Hi I'm trying to understand the most general conditions under which I can conclude finite time blow up of an ODE of the form $\dot{x} = f(x)$ with initial condition $x_0 > 0$ and $f(x) \geq 0$ for all $x \geq 0$.

If I re-write this in a separable way so that $dt = \frac{dx}{f(x)}$ then I want to determine if there is some finite time $T$ for which $x(T) = \infty$. Ok so it is clear to me that if $\int_{x_0}^{\infty} \frac{dx}{f(x)} = \infty$ then there is **no finite time blowup** for the initial condition $x_0$ (since we would need some finite $T$ for which $x(T)=\infty$ and this precludes that). I'm confused however if this is a necessary condition. In other words, if I know that $\int_{x_0}^{\infty} \frac{dx}{f(x)} < \infty$ does this necessarily tell me that I **DO** get finite time blowup? This is my question. It's not entirely clear to me why this should *prove* finite time blowup.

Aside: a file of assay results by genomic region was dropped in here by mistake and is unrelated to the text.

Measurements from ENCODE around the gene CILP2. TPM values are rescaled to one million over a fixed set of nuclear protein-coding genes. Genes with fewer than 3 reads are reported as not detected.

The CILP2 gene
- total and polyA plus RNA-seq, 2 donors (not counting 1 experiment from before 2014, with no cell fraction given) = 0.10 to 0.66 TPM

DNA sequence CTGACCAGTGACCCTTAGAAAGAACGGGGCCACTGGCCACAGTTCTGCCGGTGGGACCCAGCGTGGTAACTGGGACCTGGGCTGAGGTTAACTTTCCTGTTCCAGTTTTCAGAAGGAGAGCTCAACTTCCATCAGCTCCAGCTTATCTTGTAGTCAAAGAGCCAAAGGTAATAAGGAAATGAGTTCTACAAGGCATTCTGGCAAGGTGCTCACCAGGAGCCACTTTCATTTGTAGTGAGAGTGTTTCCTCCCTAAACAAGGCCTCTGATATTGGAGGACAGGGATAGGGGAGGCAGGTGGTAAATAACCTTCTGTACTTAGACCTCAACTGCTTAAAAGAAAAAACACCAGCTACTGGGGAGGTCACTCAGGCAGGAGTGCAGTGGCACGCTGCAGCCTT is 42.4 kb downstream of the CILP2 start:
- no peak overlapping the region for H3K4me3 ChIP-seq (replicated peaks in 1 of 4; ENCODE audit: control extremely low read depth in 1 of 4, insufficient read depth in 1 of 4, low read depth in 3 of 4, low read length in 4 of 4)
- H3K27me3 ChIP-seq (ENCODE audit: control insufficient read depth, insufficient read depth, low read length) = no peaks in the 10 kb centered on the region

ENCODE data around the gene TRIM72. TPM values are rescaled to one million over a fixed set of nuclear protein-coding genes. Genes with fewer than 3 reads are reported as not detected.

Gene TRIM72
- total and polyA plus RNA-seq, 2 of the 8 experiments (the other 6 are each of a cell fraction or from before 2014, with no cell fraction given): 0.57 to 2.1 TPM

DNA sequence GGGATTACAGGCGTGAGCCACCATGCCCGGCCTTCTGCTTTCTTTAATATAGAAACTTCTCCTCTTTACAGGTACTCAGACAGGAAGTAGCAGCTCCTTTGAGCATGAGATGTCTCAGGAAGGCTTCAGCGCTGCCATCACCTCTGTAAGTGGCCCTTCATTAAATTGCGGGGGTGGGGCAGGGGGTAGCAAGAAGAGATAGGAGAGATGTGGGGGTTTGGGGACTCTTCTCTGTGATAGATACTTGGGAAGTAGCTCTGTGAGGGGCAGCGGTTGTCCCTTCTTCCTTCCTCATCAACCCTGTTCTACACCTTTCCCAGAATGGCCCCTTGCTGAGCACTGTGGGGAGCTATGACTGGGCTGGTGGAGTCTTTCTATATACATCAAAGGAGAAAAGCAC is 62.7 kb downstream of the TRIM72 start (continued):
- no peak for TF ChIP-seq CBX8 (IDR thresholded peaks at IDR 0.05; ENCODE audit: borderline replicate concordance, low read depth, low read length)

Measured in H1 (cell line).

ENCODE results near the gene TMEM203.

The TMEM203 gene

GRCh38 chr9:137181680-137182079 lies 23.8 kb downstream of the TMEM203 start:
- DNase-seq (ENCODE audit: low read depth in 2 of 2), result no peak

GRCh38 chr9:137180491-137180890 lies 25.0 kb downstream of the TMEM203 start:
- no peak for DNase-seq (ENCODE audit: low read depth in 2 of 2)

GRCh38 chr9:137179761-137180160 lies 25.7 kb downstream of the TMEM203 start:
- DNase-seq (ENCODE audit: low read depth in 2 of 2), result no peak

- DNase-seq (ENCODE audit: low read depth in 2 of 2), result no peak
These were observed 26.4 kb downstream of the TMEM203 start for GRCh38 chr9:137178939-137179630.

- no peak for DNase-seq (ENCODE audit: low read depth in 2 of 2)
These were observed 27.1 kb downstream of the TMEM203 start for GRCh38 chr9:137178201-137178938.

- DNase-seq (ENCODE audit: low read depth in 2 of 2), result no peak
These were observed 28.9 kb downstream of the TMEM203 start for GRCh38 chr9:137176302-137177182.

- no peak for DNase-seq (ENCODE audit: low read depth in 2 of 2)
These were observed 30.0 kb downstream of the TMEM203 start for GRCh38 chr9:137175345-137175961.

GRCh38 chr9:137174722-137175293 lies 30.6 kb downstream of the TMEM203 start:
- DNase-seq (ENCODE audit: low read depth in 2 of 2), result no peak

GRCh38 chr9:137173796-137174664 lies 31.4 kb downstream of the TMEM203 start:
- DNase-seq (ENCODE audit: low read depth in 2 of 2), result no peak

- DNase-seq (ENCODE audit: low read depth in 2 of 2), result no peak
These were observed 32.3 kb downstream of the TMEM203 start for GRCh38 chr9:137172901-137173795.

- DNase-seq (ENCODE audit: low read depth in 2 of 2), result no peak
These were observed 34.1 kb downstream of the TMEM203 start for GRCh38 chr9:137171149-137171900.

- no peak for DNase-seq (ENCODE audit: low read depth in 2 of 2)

Two examples to keep in mind in all of this are $f(x) = x^2$ (finite time blowup) and $f(x) = x^{1/2}$ (no finite time blowup).

Osgood’s conditionand known since 1898. See Walter'sOrdinary Differential Equations(1998 ed., Springer GTM 182), p. 147. – Respawned Fluff Jan 29 at 14:16